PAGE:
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I got this question during my interview with Microsoft.

The question called 2D Snake. I'm wondering if my solution 1 passes the test, but if my solution 1 different from solution 2.

Let's have some fun with 2D Matrices! Write a method find_spiral to traverse a 2D matrix (List of Lists) of ints in a clockwise spiral order and append the elements to an output List of Integers.

Example:

Input Matrix:

[1, 2, 3]
[4, 5, 6]
[7, 8, 9]

Output List: [1, 2, 3, 6, 9, 8, 7, 4, 5]

Solution 1

def find_spiral(matrix):

    output = []

    while matrix:
        row = matrix.pop(0)
        output.extend(row)
        matrix = zip(*matrix)[::-1] 

    return output

Solution 2

def find_spiral(matrix):    
    spiral_list = []
    if matrix == None or len(matrix) == 0:
        return list
    m = len(matrix) 
    n = len(matrix[0])
    x=0
    y=0

    while(m>0 and n>0):
        if(m==1):
            i = 0
            while i < n:
                spiral_list.append(matrix[x][y])
                i += 1
                y += 1
            break
        elif(n==1):
            i = 0
            while i < m:
                spiral_list.append(matrix[x][y])
                i += 1
                x += 1
            break

        i = 0
        while i < n-1:
            spiral_list.append(matrix[x][y])
            i+=1
            y+=1

        j = 0
        while j < m-1:
            spiral_list.append(matrix[x][y])
            j+=1
            x+=1

        i = 0
        while i < n-1:
            spiral_list.append(matrix[x][y])
            i+=1
            y-=1

        j = 0
        while j < m-1:
            spiral_list.append(matrix[x][y])
            j+=1
            x-=1

        x+=1
        y+=1
        m=m-2
        n=n-2

    return spiral_list

Test cases:

Input   
[[1,2],[3,4]]
Expected Result
[1, 2, 4, 3]
Input
[[1,2],[3,4]
Expected Result
[1, 2, 4, 3]

Input
[[1,2,3,4],[5,6,7,8],[9,10,11,12]]
Expected Result
[1, 2, 3, 4, 8, 12, 11, 10, 9, 5, 6, 7]

input
[[1,2],[3,4]
Expected Result
[1, 2, 3, 4, 5, 6, 12, 18, 17, 16, 15, 14, 13, 7, 8, 9, 10, 11]

Input
[[1,0],[0,1]]
Expected Result
[1, 0, 1, 0]

Input
[[1,2,3],[4,5,6],[7,8,9]]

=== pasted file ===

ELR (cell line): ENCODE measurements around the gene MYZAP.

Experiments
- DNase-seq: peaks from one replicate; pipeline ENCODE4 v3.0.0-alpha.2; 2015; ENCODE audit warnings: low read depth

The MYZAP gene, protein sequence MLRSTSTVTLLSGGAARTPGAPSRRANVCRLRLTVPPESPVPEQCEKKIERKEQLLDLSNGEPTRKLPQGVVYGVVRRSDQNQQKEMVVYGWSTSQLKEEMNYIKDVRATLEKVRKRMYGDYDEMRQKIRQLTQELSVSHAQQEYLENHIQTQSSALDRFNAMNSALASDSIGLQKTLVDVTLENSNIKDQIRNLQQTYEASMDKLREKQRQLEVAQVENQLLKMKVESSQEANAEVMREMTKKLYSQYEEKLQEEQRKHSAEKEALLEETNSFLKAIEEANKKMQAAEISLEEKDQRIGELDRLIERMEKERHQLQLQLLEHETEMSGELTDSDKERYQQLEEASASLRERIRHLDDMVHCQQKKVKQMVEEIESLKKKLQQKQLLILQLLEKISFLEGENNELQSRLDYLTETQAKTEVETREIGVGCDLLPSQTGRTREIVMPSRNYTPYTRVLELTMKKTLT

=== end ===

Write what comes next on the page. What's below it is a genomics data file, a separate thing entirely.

Expected Result
[1, 2, 3, 6, 9, 8, 7, 4, 5]
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Just reviewing solution 1.

  1. The solution is clever (repeatedly extract the first row and rotate the remainder by a quarter-turn) and the code terse.

  2. However, the code destructively modifies the input matrix by popping the first row. This would be surprising to the caller and might make it more difficult to use or to test.

  3. The code does not work in Python 3: it fails with the exception:

    TypeError: 'zip' object is not subscriptable
    

    In Python 3 you would have to write list(zip(...)). Since Python 2.7 is close to its end of life it is a good idea to write code that would be easy to port to Python 3. In this case you could use

    from future_builtins import zip
    

    to get a version of the built-in zip function that's compatible with Python 3.

  4. If the input is an \$n×n\$ matrix, then rotating the remainder takes \$O(n^2)\$ and this has to be done \$O(n)\$ times, leading to a total runtime of \$O(n^3)\$. But intuitively it ought to be possible to output the spiral in \$O(n^2)\$.

    We can achieve this by implementing the same approach (repeatedly extract the first row and rotate the remainder by a quarter-turn) but instead of modifying the matrix, we instead modify our system of coordinates. This is probably easiest to see if I give the code first:

    def find_spiral_2(matrix):
        "Return list of elements of matrix in clockwise spiral order."
        h, w = len(matrix), len(matrix[0]) # Height and width of remainder
        i, j = 0, -1                # Current position in spiral
        di, dj = 0, 1               # Current direction of movement
        spiral = []
        while h > 0:
            # Output top row
            for _ in range(w):
                i += di
                j += dj
                spiral.append(matrix[i][j])
            # Remove top row and rotate quarter-turn
            h, w = w, h - 1
            di, dj = dj, -di
        return spiral
    

    The way this works is that we maintain the state of the algorithm in the form of the height \$h\$ and width \$w\$ of the remainder of the matrix, the coordinates \$(i, j)\$ of our current position along the spiral, and a vector \$(di, dj)\$ giving the current direction of movement along the spiral path.

    To output the top row, we follow the current direction for \$w\$ steps, leaving us in the top-right corner of (the remainder of) the matrix. Then, as in your solution, we remove the top row and rotate the remainder though a quarter-turn—or rather, we modify our coordinates to have this effect. Removing the top row subtracts 1 from \$h\$. Rotating the remainder through a quarter-turn causes \$w\$ and \$h\$ to swap (height becomes width and vice versa) and the current direction of movement to rotate through a quarter-turn. You should check that the line di, dj = dj, -di achieves this.

    It should be clear that this does not modify matrix, and runs in \$O(n^2)\$ as required.

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